Despite the well-meaning efforts to educate adolescents about their health, much of the language of clinicians verbally separated the women who should reproduce from those who should not. Many clinicians questioned the intelligence of the patients, wondering why the young women did not reproduce in ways that, at least to the clinicians, made sense. Many were also concerned with single mothers, highlighting their marital status as a social problem that would eventually cause harm to the patient’s child. This was evident in the interactions between one resident and her patient, when the latter refused contraception. The resident voiced her displeasure, stating “She will not look after herself. Only 17 and already one birth and one miscarriage.”

The recurring theme in the ward was cooperation, defined not only as working together for mutual benefit, but also being compliant with clinicians’ orders. This is illustrated by the words of one female physician “Single mother and she won’t cooperate. She’s been this way since her arrival. She doesn’t want to help [us]. That is what they’re like.” Cooperation additionally had a broader social definition of compliance with society’s expectations. Thus, most adolescent patients were a priori non-cooperative, as they had already reproduced outside of social boundaries. The physicians established a very clear boundary between themselves and the patients to whom they attended. It was evident that the female physicians and their patients lived in a system of stratified reproduction, which Shellee Colen defines as a discrepancy in policies and approaches that support the reproductive practices of one group while preventing that of another group (Colen, Shellee. 1995. “Like a Mother to Them.” In Conceiving the New World Order. Pp. 78–102. University of California Press).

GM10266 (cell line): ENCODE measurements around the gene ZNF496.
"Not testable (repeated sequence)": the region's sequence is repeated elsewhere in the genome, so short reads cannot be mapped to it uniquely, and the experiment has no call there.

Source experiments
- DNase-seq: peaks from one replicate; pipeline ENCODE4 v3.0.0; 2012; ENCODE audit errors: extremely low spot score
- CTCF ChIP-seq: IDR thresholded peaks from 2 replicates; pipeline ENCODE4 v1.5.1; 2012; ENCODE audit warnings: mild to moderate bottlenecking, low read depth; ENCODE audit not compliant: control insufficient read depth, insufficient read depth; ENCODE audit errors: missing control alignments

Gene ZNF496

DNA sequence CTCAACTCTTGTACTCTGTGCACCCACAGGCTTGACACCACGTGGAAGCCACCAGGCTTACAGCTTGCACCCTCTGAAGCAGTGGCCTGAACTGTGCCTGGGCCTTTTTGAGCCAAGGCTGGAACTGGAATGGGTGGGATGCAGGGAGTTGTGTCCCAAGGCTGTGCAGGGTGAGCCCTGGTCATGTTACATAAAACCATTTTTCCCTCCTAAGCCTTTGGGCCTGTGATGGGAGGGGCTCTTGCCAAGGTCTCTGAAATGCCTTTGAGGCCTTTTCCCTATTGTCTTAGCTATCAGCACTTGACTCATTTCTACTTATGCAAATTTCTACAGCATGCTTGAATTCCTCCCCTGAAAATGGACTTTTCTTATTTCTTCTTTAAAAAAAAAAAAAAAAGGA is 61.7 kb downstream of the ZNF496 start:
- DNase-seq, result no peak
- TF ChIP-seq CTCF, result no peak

Mechanical Boundaries

A significant part of being a hospital patient is ceding one’s body to others’ control. In Puebla, physical boundaries controlled and confined the movement of patients from one location to the next. There were several structures that created physical boundaries that confined women’s bodies, such as labor cubicles, gurneys, or doorways. Certain boundaries were related to the stage a pregnant patient was in—the emergency room in early labor, the labor and delivery ward in active labor, and a delivery room during birth.

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Labor cubicles and gurneys in the labor and delivery ward. Photo courtesy Vania Smith-Oka

Some boundaries that served to constrict movement by confining women to one location would usually not be considered boundaries at all, for example, the intravenous drips. Because all patients would be connected to a drip, their movement was completely curtailed, and they were confined to the gurneys on which they lay until someone wheeled them to another location. The philosopher Reviel Netz argues in his book Barbed Wire that by understanding the things that create boundaries we can then understand how motion is facilitated as well as prevented.